Posted by Harry Mueller
Despite the blizzard, Tim Jackson, President/CEO of the Colorado Auto Dealers Association, and Mark Zeigler, Director of Clear the Air Foundation, talked about the current status of the auto industry in Colorado, along with some of the history of that industry in the US. 
As described by Zeigler, Clear the Air Foundation (a 501c-3 charitable corporation) has several goals: 1) replace old, polluting vehicles from the roads of Colorado (3,800+ old cars removed to date) with newer, much less polluting vehicles (pollution ratio of 1/100); 2) recycle useable parts of the old cars and destroy the engines so they cannot pollute again; 3) use the proceeds from recycling, along with various college foundations, to grant scholarships (for either training or tool purchase) to students pursuing careers in the automotive field.
Jackson pointed out that the industry has had a significant presence in Colorado since 1902 (the first Denver Auto Show), some 11 years before the advent of the Model-T, some of which were manufactured in Colorado.  In the early 1900s there were some 2000 auto manufacturers in the US, compared with the fewer than 20 companies making the vast majority of cars on the road today.  At the first Denver Auto Show, there were some 27 cars exhibited, all either electric- or steam-powered. That compares with today where each major manufacturer shows more models than that, and most are now powered by internal combustion engines.  Those changes were started by Henry Ford who introduced the assembly line and the franchised dealer-network model for manufacture and distribution of automobiles.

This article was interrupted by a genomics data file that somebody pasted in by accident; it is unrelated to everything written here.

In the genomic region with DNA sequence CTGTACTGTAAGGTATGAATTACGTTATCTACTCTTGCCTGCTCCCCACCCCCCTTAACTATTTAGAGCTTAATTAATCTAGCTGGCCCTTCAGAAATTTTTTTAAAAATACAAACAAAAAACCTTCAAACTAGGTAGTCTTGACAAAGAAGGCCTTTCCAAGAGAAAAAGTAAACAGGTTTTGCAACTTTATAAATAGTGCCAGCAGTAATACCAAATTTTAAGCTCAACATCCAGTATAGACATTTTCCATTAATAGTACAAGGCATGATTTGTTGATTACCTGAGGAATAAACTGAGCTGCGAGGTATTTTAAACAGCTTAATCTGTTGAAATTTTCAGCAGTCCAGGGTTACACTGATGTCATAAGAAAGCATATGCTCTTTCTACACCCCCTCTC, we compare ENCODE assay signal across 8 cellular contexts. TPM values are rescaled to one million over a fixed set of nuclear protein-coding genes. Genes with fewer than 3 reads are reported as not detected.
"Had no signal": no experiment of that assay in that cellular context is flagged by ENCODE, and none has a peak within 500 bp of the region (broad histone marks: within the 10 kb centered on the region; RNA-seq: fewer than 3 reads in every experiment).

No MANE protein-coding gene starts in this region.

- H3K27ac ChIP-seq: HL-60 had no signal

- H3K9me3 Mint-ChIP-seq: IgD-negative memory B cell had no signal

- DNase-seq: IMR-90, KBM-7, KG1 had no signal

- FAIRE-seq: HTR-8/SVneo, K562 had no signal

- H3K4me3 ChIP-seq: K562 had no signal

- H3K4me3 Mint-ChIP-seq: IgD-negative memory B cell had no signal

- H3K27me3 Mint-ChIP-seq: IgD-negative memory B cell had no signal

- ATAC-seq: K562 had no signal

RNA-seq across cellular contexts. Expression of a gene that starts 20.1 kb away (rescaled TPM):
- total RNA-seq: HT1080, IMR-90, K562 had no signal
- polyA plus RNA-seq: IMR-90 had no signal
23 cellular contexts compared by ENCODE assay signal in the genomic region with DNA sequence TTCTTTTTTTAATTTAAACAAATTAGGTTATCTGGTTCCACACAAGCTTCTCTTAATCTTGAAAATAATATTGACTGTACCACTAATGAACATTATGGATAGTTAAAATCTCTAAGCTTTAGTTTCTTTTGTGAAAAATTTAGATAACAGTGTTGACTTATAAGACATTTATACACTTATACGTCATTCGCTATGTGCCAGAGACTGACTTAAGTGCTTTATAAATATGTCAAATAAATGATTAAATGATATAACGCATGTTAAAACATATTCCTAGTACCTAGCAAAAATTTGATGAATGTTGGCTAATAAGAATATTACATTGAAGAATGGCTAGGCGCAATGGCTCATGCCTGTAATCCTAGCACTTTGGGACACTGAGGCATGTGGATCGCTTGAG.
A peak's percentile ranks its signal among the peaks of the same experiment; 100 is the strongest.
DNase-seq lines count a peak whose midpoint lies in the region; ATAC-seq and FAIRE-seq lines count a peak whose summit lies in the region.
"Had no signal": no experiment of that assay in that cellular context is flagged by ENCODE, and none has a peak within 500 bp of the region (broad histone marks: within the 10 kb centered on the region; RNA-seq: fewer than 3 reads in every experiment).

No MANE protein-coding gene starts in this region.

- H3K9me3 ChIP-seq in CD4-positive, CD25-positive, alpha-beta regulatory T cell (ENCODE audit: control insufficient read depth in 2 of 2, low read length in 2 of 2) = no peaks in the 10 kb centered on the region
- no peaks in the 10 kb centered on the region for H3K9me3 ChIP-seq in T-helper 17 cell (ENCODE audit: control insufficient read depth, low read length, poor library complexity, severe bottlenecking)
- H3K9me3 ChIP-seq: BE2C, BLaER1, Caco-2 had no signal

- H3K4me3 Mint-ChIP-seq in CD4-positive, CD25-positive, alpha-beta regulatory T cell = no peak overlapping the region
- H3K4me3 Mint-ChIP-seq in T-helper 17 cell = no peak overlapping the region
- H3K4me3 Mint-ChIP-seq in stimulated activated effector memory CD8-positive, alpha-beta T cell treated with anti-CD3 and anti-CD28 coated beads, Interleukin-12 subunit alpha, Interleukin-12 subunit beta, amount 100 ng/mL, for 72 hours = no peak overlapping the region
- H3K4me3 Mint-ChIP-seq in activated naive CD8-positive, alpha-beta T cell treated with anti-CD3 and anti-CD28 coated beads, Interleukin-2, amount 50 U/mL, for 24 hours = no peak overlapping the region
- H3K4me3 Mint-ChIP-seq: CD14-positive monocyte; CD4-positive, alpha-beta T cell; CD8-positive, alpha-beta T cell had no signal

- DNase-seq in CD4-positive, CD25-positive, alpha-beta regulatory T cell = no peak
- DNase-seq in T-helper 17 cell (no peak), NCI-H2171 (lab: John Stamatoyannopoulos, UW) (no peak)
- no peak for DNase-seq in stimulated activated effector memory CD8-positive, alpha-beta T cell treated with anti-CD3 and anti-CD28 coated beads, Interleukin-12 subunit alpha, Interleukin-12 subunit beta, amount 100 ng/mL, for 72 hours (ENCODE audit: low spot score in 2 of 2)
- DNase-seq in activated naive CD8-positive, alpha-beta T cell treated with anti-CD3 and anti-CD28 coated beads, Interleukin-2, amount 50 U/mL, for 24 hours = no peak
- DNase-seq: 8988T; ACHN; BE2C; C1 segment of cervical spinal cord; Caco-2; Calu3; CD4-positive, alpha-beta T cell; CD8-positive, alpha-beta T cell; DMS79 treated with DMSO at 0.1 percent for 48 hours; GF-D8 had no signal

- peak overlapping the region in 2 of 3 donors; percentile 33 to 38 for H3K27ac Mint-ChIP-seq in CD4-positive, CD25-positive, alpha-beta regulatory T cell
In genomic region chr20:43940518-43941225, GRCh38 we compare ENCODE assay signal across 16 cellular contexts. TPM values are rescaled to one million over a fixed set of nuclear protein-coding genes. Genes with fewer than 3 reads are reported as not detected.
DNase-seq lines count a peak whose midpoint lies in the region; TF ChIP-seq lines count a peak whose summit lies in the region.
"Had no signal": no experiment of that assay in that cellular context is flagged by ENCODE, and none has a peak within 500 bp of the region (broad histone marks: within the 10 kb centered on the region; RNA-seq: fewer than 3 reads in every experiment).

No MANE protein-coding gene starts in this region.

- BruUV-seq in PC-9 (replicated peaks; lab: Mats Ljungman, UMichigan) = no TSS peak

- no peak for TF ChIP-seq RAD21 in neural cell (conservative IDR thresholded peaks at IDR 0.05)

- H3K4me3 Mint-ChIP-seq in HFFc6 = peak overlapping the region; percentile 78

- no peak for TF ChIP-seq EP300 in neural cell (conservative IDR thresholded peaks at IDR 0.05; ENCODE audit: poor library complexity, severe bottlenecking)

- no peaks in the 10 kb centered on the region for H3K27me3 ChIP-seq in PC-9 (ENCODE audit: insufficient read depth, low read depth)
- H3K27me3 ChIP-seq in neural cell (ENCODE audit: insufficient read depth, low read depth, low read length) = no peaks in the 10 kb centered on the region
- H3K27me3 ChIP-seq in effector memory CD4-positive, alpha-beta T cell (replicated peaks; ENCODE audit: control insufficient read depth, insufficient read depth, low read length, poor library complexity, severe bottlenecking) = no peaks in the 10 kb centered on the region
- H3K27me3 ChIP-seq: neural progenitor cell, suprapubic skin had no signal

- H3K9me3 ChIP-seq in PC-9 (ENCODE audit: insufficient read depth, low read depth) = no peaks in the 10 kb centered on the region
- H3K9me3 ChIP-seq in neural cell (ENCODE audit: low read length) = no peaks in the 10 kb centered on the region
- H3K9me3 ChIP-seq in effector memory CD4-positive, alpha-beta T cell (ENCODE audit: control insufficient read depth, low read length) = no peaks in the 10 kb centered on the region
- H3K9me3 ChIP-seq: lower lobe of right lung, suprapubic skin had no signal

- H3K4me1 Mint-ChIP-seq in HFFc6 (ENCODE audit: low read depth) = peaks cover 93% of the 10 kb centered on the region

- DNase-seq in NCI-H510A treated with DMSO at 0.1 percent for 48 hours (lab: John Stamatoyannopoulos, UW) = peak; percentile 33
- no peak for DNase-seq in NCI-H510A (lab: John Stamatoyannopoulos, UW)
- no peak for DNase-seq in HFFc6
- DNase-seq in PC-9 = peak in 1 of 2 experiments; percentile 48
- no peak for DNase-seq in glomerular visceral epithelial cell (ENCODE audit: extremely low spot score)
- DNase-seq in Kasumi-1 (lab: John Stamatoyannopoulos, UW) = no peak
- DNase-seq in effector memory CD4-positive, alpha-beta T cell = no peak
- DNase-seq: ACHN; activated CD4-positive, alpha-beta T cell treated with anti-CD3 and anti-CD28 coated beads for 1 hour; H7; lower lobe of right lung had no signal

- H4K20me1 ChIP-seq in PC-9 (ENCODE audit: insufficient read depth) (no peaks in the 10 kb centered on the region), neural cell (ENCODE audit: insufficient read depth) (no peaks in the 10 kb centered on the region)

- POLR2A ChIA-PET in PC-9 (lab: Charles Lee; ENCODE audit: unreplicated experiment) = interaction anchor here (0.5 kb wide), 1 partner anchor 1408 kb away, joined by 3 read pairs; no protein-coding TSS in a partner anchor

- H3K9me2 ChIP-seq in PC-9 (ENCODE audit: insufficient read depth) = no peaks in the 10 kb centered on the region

Those changes have been accompanied by dramatic increases in quality (average age of cars on the road 20 years ago was 8.4 years; average age in Colorado today is 13.7 years) and safety (auto accident fatalities have decreased by 1/3 since a high in 1970 in spite of significant increases in population, rate of car ownership, and number of miles driven).  According to Jackson, "there is not a bad car on the market in the US today". 
There is much interest today in diversification of power source (electricity, fuel-cell, & natural gas) and development of autonomous vehicles.  Electric cars account for only some 3% of the vehicles on the road sold in 2018. The total number of EVs on Colo roads (15,000) make up less than 0.2% of overall fleet which totals 5.96 million. Although there is considerable interest in increasing auto efficiency in Colorado (e.g., implementing the California standards), given the vehicle mix and altitude in Colorado, those standards will likely add several thousand dollars to the cost of a new car or truck in Colorado. 
There is some question if a fully autonomous car will ever be possible.  Even if it becomes reality, it is likely that most people will want a car for the family rather than sharing one with others. Thus, even though fully autonomous vehicles would probably have a significant impact on mobility of the aged and the disabled, they would probably not eliminate congestion on the roadways nor would they dramatically increase the abundance of shared rides.